Tuesday, November 27, 2012

Rescuers

A dear friend sent this to me today, stating that it reminded her of what DH's FOO expects of him. In my opinion, it fits the dynamic between DH and NSIL well. [From Ruthless Compassion Institute]:

Rescuing another person is almost always doomed to backfire on both parties. Rescuing isn't at all the same thing as being helpful or kind. It's excessive, self-sacrificing & coming from a place of guilt, obligation, the need to please &/or the unconscious wish to be loved & healed through this act. The problem with rescuing is that the person being rescued, despite often really wanting to be taken care of, also resents being put in the one-down position & often can't help but leak their resentment onto the person who's being so good to them. This confuses the rescuer who then redoubles their efforts to please & care-take, which unfortunately only serves to make the rescued person feel that much more humiliated & resentful. At the same time, the rescuer can begin to feel their own resentment (even if the rescued person isn't leaking anger) as they're expending enormous amounts of energy, time & other resources in the act of rescuing without obtaining the emotional pay-off that they were expecting. They can begin to leak their own anger onto the person they're rescuing (all of this is an unconscious process, not deliberate) who then becomes extremely confused by their rescuer who's on the one hand, obviously devoted & self-sacrificing & on the other hand, snippy, sarcastic & passive-aggressive. Often, the outcome is that both parties end up hating each-other, whether or not they continue in this dynamic. The relationship can be ruptured, or it can continue in this mutually-resentful & unhappy co-dependency.

10 comments:

  1. Perfect summary.
    It's also a great way to de-focus from our own shit.<That statement reflects my OWN lil' journey down the road of Humility.
    sigh.
    TW

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    1. Very wise words. While we're focusing on someone else's issues, we don't have to deal with our own.

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  2. Because of my horribly low self-esteem issues, I tended to date guys that needed 'rescuing'. It made me feel good to be needed. They always ALWAYS ended the relationship first - they couldn't stand having been rescued. Then I got to be the victim (in my own head) who got dumped.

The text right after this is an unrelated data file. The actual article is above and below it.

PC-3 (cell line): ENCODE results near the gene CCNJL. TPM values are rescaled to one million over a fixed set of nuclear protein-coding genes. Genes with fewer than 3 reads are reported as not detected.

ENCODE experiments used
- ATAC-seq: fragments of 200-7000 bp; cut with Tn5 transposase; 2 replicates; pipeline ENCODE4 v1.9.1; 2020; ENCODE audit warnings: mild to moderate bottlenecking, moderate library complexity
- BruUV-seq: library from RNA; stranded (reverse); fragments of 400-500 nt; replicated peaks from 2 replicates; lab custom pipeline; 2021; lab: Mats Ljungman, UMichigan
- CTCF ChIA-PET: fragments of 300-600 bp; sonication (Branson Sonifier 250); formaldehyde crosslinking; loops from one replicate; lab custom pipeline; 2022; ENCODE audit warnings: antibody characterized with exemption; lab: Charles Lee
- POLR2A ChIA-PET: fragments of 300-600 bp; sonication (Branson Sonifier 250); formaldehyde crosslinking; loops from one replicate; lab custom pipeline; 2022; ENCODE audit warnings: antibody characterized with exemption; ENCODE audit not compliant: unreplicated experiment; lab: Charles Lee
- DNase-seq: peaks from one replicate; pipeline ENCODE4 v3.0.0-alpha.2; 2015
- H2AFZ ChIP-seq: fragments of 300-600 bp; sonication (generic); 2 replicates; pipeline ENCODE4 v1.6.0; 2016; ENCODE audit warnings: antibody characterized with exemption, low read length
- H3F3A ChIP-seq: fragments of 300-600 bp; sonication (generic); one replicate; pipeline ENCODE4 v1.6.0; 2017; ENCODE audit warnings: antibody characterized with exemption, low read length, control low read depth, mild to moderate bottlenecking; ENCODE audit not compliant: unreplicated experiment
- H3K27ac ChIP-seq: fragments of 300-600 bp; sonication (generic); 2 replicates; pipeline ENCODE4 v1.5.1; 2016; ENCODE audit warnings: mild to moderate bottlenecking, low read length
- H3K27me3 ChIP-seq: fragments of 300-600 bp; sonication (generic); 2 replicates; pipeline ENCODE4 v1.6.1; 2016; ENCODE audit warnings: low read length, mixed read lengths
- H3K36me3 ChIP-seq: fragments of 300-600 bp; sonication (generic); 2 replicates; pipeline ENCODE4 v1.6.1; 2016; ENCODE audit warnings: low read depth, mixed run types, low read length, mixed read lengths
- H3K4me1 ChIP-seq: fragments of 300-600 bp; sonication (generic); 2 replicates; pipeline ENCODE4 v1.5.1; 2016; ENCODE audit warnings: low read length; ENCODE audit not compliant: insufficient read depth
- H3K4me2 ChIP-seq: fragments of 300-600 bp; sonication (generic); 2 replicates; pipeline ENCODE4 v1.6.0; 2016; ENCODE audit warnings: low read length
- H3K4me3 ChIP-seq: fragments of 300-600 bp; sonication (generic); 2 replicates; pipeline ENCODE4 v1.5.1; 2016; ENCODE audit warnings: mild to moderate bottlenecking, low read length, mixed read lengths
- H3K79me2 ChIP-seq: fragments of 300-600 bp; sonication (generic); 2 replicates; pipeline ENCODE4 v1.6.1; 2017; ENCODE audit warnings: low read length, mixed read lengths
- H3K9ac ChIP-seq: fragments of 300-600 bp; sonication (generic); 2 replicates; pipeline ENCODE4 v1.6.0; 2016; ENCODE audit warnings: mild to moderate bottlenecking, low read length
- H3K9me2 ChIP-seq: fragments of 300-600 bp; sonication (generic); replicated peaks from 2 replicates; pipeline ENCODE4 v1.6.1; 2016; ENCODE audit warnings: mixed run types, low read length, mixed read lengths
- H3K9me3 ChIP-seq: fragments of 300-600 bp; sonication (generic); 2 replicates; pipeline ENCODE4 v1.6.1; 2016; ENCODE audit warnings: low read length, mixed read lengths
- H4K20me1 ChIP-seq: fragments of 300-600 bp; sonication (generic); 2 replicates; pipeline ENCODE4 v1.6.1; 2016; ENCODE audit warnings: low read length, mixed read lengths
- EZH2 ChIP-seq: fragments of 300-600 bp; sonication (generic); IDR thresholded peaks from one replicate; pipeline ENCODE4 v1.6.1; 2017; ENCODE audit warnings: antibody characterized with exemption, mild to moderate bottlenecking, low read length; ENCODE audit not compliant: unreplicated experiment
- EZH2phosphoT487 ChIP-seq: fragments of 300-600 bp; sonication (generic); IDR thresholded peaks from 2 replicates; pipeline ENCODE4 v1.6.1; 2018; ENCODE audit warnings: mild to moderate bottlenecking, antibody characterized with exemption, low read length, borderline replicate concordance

I think ACONs are very prone to be rescuers (I know, a resounding duh) as we've been taught that our worth is a subjective thing. Be helpful! Be happy! Always be available! But your Dh has it even worser. Being set up by a third party to rescue someone who has been taught to be helpless and fight the rescuing. What a party.

    DH deserves a freaking medal. Or brownies. SOMETHING.

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    1. Oh no! Not brownies! He's an emotional eater! ;o)

      How about a round of hugs? I think he'd like that. (No joke).

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  3. What DH and you did was amazing and just perfect.

    No "rescuing" - just what she needs to hear, though probably not what she wants to hear. Real love and a real chance. I'm proud of you. Perhaps it was pearls before the swine, but without it you might never have known.

    She is very obviously her mother in training - the budding emotional manipulator.


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    1. Thanks PA. I too feel that we had to try. DH had to try. Otherwise, I think we'd have both always wondered, "What if?"

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  4. Thanks for sharing this. I see my self and my sister in it. But I also see my mother and my sister in it. They actually fit the dynamic so much more. My sister is resentful and angry that my mother even thinks she NEEDS rescuing, yet she continues to allow my mother to rescue her. My mother is angry that my sister continues to treat her like shit and never "appreciates" her enough and doesn't change. They both seem shocked that the same shit keeps happening, despite them both continuing to have the same behaviors. They are locked in a death spiral together.

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  5. I put my white horse out to pasture and sent my armour to the scrap yard. Everybody is managing just fine, especially me!

    Forget brownies! Hugs all round! mulderfan

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    1. I'll cheers to that! (With apple juice, or tea, or whatever non-alcoholic beverage you've got on hand!)

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  6. Hugs all around. I noticed that when I stopped trying to fix everything that my life became a lot different. I discovered that some people actually jump into their problems then wait for someone to rescue then jump right back in. Fixing computers it was my job to fix things, took me a while to realize I picked the job because it kept me in a role that I felt comfortable. If I focused on fixing things for someone else, I didn't need to fix me.

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